This Article written in memory of Late Sri. Ravindra Sharma (Guruji) of Adilabad Kala Ashram, was published as part of the bi-lingual book "Smriti-Jaagran Ke Harkaare", SIDH, Jeevika, 2012.
What does one write about someone like Guruji Ravindra Sharma? - The question has to be prefixed with why he should be written about and is predicate on who is writing as well. I have had but two long conversations with him in person, one in SIDH, Mussoorie and another at his Kala Ashram in his native town of Adilabad. But my conversation with him, mulling of the ideas he planted in my mind, have not ceased since then. As the opportunity presents to write something on him, I share the persistent buzz he set in motion in my mind – important as this buzz, for me, often defines provides and sustains the meaning of life. I address two areas of buzz where Guruji’s words often recur in my mind screen – aesthetics and inter-dependent social relationships.
Where do I find Guruji’s dialogue coming most pertinently and incessantly these days? Primarily in the way we understand ‘soundarya’ – aesthetics in the Indian context.
Recently we conducted a series of workshops in Tamilnadu for government managers responsible for production and marketing of crafts and artifacts. These were predominantly products with low functional and even lower aesthetic value which they were hoping somehow to sell. While asking them to look at their own products through different prisms, we added one asking “Will you gift this product to your daughter as a token of love?” Many of them took time answering. One of the participants later told me, it “made us think why people would even buy these products.” While we crowd our markets with crafts of all kinds, most of us have lost the sense of what is beautiful, the real nature that is shaped in the hands of a craftsperson into a piece of art, sophisticated not as a material, but as a manifestation of the creative genius that the human mind is capable of. I was in Kala Ashram a month before Diwali and watched Guruji make diyas in his potter’s wheel. A subtle touch here, a dab there, a gentle squeeze. Using simple techniques and human ingenuity he transformed muddy clay into a work of art. He left the diyas to dry in the sunlight, not firing them, but allowing the sunlight to do the rest of the work. Anyone who walked into the ashram got to take whatever diya they wanted. I guess he continues to make them. For me this visual buzz of his work is as important as the aural buzz within me of his words.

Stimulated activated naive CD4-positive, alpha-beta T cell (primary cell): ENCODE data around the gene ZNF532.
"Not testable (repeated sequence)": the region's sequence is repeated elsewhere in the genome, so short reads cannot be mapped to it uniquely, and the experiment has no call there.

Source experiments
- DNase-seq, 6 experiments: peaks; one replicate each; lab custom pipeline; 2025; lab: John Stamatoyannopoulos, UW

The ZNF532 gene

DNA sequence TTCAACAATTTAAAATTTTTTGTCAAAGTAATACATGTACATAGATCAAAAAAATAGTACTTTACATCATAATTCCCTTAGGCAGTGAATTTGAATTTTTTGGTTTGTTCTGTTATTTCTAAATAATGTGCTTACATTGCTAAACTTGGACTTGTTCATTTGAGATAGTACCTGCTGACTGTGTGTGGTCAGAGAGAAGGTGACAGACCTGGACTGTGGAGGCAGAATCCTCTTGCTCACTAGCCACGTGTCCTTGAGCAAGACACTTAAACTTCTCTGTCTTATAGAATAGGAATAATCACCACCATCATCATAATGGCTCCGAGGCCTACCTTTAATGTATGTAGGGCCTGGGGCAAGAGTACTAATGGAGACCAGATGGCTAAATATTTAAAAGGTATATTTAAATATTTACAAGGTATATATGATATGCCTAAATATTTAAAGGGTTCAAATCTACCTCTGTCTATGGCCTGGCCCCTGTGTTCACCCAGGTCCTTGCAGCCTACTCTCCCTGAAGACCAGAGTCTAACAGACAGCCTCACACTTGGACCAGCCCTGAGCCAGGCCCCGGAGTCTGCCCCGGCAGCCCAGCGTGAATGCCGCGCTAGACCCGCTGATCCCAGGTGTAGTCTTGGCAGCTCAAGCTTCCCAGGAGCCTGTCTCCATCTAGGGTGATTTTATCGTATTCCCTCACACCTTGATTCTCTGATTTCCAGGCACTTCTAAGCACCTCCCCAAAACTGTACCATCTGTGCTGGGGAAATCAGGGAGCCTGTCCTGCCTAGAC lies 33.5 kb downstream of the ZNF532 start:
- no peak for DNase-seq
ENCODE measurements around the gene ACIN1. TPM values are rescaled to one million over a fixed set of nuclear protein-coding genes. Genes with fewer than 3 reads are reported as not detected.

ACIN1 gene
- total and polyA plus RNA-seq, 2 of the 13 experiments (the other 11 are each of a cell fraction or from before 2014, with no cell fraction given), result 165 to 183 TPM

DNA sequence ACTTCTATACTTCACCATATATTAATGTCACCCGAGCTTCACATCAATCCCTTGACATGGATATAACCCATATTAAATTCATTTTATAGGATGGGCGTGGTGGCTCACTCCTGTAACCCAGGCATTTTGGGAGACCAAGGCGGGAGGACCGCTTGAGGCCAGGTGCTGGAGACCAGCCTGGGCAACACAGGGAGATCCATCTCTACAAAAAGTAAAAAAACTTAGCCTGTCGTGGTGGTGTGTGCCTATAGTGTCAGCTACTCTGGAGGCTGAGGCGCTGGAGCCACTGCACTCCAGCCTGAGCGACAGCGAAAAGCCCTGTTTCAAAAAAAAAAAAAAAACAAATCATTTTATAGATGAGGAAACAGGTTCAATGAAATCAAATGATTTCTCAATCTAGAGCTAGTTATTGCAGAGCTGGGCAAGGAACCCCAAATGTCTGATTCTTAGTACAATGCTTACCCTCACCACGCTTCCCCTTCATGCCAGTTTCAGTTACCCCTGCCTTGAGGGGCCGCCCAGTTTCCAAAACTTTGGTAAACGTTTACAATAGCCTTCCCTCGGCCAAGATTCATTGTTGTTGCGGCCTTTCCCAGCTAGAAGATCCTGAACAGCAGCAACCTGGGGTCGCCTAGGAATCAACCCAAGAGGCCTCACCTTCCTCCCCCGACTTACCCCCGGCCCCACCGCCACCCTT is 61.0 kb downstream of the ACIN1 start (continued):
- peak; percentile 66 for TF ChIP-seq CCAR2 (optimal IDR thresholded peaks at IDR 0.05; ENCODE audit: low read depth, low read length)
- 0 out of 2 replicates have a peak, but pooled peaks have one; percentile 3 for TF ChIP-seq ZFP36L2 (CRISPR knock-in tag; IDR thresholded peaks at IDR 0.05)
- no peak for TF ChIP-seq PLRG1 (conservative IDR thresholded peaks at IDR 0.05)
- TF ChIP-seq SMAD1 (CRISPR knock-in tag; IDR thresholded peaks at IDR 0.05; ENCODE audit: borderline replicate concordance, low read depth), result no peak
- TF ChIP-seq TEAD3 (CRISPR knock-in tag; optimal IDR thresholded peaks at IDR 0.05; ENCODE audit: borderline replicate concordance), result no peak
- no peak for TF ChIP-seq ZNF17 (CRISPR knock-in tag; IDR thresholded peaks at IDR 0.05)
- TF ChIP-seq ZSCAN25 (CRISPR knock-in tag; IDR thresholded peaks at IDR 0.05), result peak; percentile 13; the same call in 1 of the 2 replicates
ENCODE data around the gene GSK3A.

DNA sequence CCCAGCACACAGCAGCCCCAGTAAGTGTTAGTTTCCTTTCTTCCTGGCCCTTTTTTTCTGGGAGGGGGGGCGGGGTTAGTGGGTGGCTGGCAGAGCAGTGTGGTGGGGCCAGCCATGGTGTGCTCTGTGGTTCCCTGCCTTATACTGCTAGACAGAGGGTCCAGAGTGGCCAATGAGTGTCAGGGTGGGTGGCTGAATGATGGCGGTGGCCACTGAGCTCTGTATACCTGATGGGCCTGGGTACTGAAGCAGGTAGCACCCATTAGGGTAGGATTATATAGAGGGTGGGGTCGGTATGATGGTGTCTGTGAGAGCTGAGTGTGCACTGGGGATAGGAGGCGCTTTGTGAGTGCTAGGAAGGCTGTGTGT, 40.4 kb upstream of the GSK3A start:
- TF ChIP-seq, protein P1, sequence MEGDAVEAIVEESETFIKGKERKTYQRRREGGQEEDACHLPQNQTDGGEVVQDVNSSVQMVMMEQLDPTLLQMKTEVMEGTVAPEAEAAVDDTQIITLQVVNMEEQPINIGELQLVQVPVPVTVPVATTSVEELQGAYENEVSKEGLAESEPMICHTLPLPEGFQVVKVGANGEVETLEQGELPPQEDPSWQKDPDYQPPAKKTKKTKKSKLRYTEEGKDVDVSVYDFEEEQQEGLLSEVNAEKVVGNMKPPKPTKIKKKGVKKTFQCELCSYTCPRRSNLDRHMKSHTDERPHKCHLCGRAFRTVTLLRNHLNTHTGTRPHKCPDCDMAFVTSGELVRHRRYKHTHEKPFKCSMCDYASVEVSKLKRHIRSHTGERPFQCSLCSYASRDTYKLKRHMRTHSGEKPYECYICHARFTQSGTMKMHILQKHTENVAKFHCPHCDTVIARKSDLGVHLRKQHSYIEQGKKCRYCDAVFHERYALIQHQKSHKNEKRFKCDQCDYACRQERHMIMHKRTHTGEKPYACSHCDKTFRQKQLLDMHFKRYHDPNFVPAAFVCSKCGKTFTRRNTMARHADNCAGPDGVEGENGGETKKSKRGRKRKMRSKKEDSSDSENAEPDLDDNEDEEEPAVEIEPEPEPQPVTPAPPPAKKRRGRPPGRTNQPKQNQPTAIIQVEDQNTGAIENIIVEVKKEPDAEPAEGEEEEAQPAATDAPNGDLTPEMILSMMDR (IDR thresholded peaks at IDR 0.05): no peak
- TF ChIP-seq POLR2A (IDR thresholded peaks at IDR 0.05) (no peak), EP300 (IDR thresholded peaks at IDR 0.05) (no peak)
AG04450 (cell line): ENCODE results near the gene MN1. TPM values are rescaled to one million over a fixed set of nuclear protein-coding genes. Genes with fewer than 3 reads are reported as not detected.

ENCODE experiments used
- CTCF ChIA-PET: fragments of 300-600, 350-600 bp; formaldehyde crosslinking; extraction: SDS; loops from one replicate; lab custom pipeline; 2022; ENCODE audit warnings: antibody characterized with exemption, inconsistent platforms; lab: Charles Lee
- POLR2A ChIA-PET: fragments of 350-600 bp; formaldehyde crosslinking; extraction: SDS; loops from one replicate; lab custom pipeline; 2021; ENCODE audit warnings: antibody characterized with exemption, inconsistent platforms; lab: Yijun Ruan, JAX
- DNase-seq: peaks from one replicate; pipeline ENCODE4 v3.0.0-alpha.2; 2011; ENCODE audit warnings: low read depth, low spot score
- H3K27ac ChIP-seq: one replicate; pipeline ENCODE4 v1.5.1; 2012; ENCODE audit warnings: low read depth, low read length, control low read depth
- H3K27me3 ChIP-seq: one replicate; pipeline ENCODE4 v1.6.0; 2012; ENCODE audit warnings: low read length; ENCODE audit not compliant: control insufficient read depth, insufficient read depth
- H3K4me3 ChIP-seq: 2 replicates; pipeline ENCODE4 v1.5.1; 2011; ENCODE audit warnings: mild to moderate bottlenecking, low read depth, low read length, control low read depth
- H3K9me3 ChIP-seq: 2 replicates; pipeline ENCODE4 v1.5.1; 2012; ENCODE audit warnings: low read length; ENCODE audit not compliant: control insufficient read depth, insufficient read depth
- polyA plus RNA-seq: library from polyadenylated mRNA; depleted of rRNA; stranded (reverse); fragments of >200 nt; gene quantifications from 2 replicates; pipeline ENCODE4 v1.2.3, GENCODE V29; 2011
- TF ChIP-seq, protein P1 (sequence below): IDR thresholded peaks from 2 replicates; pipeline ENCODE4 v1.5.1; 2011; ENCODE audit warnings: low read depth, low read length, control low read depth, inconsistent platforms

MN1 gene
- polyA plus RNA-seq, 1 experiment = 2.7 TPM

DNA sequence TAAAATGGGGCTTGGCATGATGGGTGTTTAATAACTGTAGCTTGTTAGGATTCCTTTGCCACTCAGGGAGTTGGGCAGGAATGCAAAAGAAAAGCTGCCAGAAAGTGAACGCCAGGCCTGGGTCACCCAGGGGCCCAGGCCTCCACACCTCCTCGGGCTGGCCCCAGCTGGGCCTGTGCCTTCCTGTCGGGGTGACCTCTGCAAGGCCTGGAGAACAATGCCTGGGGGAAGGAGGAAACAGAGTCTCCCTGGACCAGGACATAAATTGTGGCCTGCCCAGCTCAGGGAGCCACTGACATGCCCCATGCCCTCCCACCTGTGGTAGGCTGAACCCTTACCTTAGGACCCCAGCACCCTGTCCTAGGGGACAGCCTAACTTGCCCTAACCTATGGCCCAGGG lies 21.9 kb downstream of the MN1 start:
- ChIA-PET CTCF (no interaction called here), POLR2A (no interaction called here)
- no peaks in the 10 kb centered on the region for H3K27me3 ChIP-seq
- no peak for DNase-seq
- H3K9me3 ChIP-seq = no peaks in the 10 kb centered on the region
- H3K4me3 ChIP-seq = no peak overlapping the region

I live in a city where living spaces are derivatives of the economical hierarchy within which one is fitted into. The space to live in is negotiated with others within the same level in the hierarchy. The ones who compromise on a particular value can gain in another and the ones who compromise on most can glow in at least one of them. Aesthetics is not the highest in the order of values – usually it is just a cosmetic. Often, looking at the ugliness of the city, I am reminded of Guruji’s statement from one of the several sastras he quotes with such felicity. He once said there is a title for Lord Indra – Purandar that is bestowed on him because he destroyed any town which had a population of over ten lakhs and according to the Indian tradition that is the maximum a town is supposed to grow up to! A delimiter to the idea of a metropolis, where we draw a line stating this far it goes and no more, sounds such an environmentally sound idea to me. Today most Indian ‘development’ experts have hardly a clue as to what is it which needs to be ‘developed’. We don’t have an end-point or a goal post in mind; the goal post is a shifting chimera held in front of us sometimes by the West, sometimes by our own greed. If only we had such rules as to how big a town can grow, it would be so much more energizing, I often think, while engrossed in the daily encounter of life in the metropolis, my aesthetic sense benumbed with the randomly shaped and economically dictated structuring of our living spaces. Dharampalji used to say that a town loses its value when it cannot have people in it walking from one end to another, as relationships are built by people walking around. It is an insight mirroring my own buzzing thoughts as initiated by Guruji. To have a delimiter to growth of a habitat or a town or city seems such a sustainable idea, you wonder why no one has thought about it in a world crazy for ‘sustainable’ development!
‘How come a nation which is rich in such textile tradition can go around wearing plastic?’ is a question a designer friend of mine, Uma Prajapati raises often. But, does the nation know or care for the textile tradition? Who are the carriers of the tradition? How do they represent us and relate to our identities? Where is the pride in these relationships that have not been knocked holes through the modern thinking rooted in reasoning and technology? Often the same questions prevail in agriculture – how do you make a predominantly careless ‘consumer’ care for the farmer? Why are these relationships becoming so distinct and distant?